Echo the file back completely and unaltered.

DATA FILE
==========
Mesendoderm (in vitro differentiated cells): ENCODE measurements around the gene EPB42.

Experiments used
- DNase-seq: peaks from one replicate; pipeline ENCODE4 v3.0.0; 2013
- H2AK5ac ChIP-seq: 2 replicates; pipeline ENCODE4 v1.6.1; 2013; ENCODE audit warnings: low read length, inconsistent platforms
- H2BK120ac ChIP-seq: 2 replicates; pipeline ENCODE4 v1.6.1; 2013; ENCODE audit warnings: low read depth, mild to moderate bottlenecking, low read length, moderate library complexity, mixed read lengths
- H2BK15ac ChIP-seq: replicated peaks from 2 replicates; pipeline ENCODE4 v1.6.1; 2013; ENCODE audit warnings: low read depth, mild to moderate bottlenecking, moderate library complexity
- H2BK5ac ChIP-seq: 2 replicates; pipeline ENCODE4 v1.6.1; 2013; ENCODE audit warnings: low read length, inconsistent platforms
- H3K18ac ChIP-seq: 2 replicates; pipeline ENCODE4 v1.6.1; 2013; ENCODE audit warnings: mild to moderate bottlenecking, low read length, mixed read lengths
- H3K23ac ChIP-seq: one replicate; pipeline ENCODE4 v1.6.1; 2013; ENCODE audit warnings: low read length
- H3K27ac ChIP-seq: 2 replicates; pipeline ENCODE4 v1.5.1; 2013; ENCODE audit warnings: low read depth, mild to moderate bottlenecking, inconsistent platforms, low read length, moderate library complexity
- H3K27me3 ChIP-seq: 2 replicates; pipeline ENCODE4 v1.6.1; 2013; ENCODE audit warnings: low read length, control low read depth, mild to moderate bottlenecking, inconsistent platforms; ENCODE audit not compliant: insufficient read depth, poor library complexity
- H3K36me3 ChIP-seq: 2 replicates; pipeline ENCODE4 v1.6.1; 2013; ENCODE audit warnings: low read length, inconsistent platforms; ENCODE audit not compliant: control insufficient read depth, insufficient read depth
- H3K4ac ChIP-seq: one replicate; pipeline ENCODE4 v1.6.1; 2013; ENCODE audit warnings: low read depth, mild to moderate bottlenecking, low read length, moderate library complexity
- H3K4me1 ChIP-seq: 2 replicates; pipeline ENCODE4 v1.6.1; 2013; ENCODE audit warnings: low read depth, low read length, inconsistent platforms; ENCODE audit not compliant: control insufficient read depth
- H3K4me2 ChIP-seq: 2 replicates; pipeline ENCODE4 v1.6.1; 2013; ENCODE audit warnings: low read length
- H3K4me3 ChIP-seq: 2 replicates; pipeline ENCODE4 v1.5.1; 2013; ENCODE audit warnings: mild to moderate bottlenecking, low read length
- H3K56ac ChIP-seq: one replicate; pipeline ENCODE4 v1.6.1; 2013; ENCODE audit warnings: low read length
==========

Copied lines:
Mesendoderm (in vitro differentiated cells): ENCODE measurements around the gene EPB42.

Experiments used
- DNase-seq: peaks from one replicate; pipeline ENCODE4 v3.0.0; 2013
- H2AK5ac ChIP-seq: 2 replicates; pipeline ENCODE4 v1.6.1; 2013; ENCODE audit warnings: low read length, inconsistent platforms
- H2BK120ac ChIP-seq: 2 replicates; pipeline ENCODE4 v1.6.1; 2013; ENCODE audit warnings: low read depth, mild to moderate bottlenecking, low read length, moderate library complexity, mixed read lengths
- H2BK15ac ChIP-seq: replicated peaks from 2 replicates; pipeline ENCODE4 v1.6.1; 2013; ENCODE audit warnings: low read depth, mild to moderate bottlenecking, moderate library complexity
- H2BK5ac ChIP-seq: 2 replicates; pipeline ENCODE4 v1.6.1; 2013; ENCODE audit warnings: low read length, inconsistent platforms
- H3K18ac ChIP-seq: 2 replicates; pipeline ENCODE4 v1.6.1; 2013; ENCODE audit warnings: mild to moderate bottlenecking, low read length, mixed read lengths
- H3K23ac ChIP-seq: one replicate; pipeline ENCODE4 v1.6.1; 2013; ENCODE audit warnings: low read length
- H3K27ac ChIP-seq: 2 replicates; pipeline ENCODE4 v1.5.1; 2013; ENCODE audit warnings: low read depth, mild to moderate bottlenecking, inconsistent platforms, low read length, moderate library complexity
- H3K27me3 ChIP-seq: 2 replicates; pipeline ENCODE4 v1.6.1; 2013; ENCODE audit warnings: low read length, control low read depth, mild to moderate bottlenecking, inconsistent platforms; ENCODE audit not compliant: insufficient read depth, poor library complexity
- H3K36me3 ChIP-seq: 2 replicates; pipeline ENCODE4 v1.6.1; 2013; ENCODE audit warnings: low read length, inconsistent platforms; ENCODE audit not compliant: control insufficient read depth, insufficient read depth
- H3K4ac ChIP-seq: one replicate; pipeline ENCODE4 v1.6.1; 2013; ENCODE audit warnings: low read depth, mild to moderate bottlenecking, low read length, moderate library complexity
- H3K4me1 ChIP-seq: 2 replicates; pipeline ENCODE4 v1.6.1; 2013; ENCODE audit warnings: low read depth, low read length, inconsistent platforms; ENCODE audit not compliant: control insufficient read depth
- H3K4me2 ChIP-seq: 2 replicates; pipeline ENCODE4 v1.6.1; 2013; ENCODE audit warnings: low read length
- H3K4me3 ChIP-seq: 2 replicates; pipeline ENCODE4 v1.5.1; 2013; ENCODE audit warnings: mild to moderate bottlenecking, low read length
- H3K56ac ChIP-seq: one replicate; pipeline ENCODE4 v1.6.1; 2013; ENCODE audit warnings: low read length